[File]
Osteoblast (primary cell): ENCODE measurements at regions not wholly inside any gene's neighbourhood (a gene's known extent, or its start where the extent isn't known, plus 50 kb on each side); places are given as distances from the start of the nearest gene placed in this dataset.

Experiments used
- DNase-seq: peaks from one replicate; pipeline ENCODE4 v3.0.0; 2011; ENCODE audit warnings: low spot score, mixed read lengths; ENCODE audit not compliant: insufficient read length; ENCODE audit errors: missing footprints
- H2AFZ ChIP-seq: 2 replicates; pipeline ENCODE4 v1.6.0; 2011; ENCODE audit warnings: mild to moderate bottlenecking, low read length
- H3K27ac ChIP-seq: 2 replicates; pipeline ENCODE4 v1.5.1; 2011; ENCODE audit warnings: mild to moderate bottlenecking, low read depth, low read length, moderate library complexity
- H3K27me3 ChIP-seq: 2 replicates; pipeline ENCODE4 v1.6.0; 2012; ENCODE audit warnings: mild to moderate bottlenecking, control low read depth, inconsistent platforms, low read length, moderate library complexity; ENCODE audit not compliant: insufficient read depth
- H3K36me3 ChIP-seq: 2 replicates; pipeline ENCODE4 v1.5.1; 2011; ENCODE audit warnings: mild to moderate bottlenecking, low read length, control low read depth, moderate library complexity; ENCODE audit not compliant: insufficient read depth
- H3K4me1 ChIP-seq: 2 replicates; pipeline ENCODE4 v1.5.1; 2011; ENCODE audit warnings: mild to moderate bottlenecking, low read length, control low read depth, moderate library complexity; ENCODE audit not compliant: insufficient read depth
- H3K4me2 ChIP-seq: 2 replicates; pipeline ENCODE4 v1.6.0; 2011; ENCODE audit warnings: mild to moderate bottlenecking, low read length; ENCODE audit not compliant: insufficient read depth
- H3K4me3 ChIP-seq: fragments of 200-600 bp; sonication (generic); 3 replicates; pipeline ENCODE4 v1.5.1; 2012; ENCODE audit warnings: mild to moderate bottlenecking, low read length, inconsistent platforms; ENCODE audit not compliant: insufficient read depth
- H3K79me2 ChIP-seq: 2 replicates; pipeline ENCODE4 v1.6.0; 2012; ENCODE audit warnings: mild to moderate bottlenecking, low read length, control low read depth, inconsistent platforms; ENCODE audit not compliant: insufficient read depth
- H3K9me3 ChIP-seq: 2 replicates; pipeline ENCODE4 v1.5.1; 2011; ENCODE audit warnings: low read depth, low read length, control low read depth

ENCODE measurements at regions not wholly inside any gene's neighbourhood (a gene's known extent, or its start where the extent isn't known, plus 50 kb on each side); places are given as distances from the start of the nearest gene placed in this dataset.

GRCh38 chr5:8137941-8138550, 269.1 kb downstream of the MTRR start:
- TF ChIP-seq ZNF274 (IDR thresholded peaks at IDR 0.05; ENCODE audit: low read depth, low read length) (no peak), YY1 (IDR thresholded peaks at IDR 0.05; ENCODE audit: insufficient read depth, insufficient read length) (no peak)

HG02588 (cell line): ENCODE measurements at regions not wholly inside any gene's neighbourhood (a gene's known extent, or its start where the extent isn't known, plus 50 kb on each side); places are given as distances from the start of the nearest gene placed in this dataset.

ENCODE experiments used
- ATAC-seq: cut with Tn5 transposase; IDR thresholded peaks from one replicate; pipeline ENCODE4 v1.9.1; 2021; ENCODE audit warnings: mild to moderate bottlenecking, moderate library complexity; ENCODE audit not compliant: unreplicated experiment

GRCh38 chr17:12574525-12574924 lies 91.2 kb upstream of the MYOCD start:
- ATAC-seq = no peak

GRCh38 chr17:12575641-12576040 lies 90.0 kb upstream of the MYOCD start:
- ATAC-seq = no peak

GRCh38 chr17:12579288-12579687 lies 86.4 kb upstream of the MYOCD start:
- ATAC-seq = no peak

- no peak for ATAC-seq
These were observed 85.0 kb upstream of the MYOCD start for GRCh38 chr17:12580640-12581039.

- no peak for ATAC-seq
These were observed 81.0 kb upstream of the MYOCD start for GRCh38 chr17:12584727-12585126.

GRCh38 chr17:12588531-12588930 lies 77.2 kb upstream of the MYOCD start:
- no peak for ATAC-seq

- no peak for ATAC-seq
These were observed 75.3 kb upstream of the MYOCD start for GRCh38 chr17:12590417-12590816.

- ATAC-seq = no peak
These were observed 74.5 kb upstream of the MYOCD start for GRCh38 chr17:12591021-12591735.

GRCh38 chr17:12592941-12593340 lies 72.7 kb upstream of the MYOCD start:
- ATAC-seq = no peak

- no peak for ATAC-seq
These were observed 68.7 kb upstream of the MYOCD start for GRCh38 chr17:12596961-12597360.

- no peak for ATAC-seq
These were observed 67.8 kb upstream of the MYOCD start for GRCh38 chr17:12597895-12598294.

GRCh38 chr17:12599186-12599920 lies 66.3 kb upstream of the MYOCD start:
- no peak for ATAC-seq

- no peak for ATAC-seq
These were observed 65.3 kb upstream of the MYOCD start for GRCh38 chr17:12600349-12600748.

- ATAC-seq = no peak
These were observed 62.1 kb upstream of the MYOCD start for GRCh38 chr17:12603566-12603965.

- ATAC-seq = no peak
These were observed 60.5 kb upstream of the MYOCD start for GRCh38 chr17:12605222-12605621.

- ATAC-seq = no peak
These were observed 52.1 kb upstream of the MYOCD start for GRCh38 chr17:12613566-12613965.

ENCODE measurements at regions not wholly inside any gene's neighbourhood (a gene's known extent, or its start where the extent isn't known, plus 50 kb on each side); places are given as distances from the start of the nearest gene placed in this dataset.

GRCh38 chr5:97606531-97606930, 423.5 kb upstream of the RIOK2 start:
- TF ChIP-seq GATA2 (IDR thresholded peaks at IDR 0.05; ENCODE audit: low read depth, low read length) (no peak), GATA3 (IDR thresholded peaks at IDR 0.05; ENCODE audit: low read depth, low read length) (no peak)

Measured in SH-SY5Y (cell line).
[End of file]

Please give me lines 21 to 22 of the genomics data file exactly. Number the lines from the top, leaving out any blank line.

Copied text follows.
GRCh38 chr17:12575641-12576040 lies 90.0 kb upstream of the MYOCD start:
- ATAC-seq = no peak